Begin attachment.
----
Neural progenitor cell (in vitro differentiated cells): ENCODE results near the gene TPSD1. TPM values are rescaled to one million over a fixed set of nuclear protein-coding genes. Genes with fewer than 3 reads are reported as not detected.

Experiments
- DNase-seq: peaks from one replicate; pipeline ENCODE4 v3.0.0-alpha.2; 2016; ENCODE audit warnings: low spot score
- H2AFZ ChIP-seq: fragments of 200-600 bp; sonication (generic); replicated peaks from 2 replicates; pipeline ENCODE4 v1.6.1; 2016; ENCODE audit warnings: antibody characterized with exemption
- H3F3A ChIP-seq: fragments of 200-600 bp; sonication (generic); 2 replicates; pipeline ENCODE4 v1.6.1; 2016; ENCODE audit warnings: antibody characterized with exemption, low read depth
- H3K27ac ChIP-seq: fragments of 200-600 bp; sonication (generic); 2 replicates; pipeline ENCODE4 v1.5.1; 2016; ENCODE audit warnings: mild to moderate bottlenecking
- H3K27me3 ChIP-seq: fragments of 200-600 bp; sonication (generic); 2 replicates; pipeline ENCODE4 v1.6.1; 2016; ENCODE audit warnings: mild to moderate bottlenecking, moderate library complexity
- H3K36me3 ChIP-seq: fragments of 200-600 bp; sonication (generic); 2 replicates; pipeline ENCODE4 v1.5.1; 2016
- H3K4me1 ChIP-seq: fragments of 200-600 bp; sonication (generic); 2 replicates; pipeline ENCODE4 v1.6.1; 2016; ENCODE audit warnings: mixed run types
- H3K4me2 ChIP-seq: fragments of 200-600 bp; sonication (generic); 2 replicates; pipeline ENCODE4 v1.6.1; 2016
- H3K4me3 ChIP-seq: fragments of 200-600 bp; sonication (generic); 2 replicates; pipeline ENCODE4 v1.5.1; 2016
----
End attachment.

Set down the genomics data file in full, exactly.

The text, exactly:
Neural progenitor cell (in vitro differentiated cells): ENCODE results near the gene TPSD1. TPM values are rescaled to one million over a fixed set of nuclear protein-coding genes. Genes with fewer than 3 reads are reported as not detected.

Experiments
- DNase-seq: peaks from one replicate; pipeline ENCODE4 v3.0.0-alpha.2; 2016; ENCODE audit warnings: low spot score
- H2AFZ ChIP-seq: fragments of 200-600 bp; sonication (generic); replicated peaks from 2 replicates; pipeline ENCODE4 v1.6.1; 2016; ENCODE audit warnings: antibody characterized with exemption
- H3F3A ChIP-seq: fragments of 200-600 bp; sonication (generic); 2 replicates; pipeline ENCODE4 v1.6.1; 2016; ENCODE audit warnings: antibody characterized with exemption, low read depth
- H3K27ac ChIP-seq: fragments of 200-600 bp; sonication (generic); 2 replicates; pipeline ENCODE4 v1.5.1; 2016; ENCODE audit warnings: mild to moderate bottlenecking
- H3K27me3 ChIP-seq: fragments of 200-600 bp; sonication (generic); 2 replicates; pipeline ENCODE4 v1.6.1; 2016; ENCODE audit warnings: mild to moderate bottlenecking, moderate library complexity
- H3K36me3 ChIP-seq: fragments of 200-600 bp; sonication (generic); 2 replicates; pipeline ENCODE4 v1.5.1; 2016
- H3K4me1 ChIP-seq: fragments of 200-600 bp; sonication (generic); 2 replicates; pipeline ENCODE4 v1.6.1; 2016; ENCODE audit warnings: mixed run types
- H3K4me2 ChIP-seq: fragments of 200-600 bp; sonication (generic); 2 replicates; pipeline ENCODE4 v1.6.1; 2016
- H3K4me3 ChIP-seq: fragments of 200-600 bp; sonication (generic); 2 replicates; pipeline ENCODE4 v1.5.1; 2016